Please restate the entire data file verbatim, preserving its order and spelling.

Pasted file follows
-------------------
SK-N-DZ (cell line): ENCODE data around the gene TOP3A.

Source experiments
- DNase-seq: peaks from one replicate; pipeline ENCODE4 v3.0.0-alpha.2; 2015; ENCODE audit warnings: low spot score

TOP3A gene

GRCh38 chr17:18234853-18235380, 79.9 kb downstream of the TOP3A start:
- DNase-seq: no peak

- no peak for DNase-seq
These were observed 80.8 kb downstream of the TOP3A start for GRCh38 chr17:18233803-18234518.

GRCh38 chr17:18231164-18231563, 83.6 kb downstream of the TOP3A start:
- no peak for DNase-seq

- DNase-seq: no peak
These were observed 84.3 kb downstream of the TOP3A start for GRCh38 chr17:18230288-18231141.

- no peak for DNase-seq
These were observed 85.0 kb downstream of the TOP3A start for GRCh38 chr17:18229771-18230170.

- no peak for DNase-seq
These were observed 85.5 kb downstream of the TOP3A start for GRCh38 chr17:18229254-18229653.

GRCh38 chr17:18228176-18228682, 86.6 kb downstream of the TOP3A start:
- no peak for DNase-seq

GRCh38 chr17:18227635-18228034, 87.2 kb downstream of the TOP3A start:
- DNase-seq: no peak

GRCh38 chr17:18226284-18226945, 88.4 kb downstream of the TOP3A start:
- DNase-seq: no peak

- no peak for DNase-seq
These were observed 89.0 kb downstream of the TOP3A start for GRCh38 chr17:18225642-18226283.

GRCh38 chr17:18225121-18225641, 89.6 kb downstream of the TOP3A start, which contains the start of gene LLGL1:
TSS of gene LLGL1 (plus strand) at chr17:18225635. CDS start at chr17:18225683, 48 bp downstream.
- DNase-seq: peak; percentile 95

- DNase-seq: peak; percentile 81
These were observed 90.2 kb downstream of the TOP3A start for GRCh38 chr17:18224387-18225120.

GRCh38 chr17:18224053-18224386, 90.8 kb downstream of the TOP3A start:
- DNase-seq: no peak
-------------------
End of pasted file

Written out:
SK-N-DZ (cell line): ENCODE data around the gene TOP3A.

Source experiments
- DNase-seq: peaks from one replicate; pipeline ENCODE4 v3.0.0-alpha.2; 2015; ENCODE audit warnings: low spot score

TOP3A gene

GRCh38 chr17:18234853-18235380, 79.9 kb downstream of the TOP3A start:
- DNase-seq: no peak

- no peak for DNase-seq
These were observed 80.8 kb downstream of the TOP3A start for GRCh38 chr17:18233803-18234518.

GRCh38 chr17:18231164-18231563, 83.6 kb downstream of the TOP3A start:
- no peak for DNase-seq

- DNase-seq: no peak
These were observed 84.3 kb downstream of the TOP3A start for GRCh38 chr17:18230288-18231141.

- no peak for DNase-seq
These were observed 85.0 kb downstream of the TOP3A start for GRCh38 chr17:18229771-18230170.

- no peak for DNase-seq
These were observed 85.5 kb downstream of the TOP3A start for GRCh38 chr17:18229254-18229653.

GRCh38 chr17:18228176-18228682, 86.6 kb downstream of the TOP3A start:
- no peak for DNase-seq

GRCh38 chr17:18227635-18228034, 87.2 kb downstream of the TOP3A start:
- DNase-seq: no peak

GRCh38 chr17:18226284-18226945, 88.4 kb downstream of the TOP3A start:
- DNase-seq: no peak

- no peak for DNase-seq
These were observed 89.0 kb downstream of the TOP3A start for GRCh38 chr17:18225642-18226283.

GRCh38 chr17:18225121-18225641, 89.6 kb downstream of the TOP3A start, which contains the start of gene LLGL1:
TSS of gene LLGL1 (plus strand) at chr17:18225635. CDS start at chr17:18225683, 48 bp downstream.
- DNase-seq: peak; percentile 95

- DNase-seq: peak; percentile 81
These were observed 90.2 kb downstream of the TOP3A start for GRCh38 chr17:18224387-18225120.

GRCh38 chr17:18224053-18224386, 90.8 kb downstream of the TOP3A start:
- DNase-seq: no peak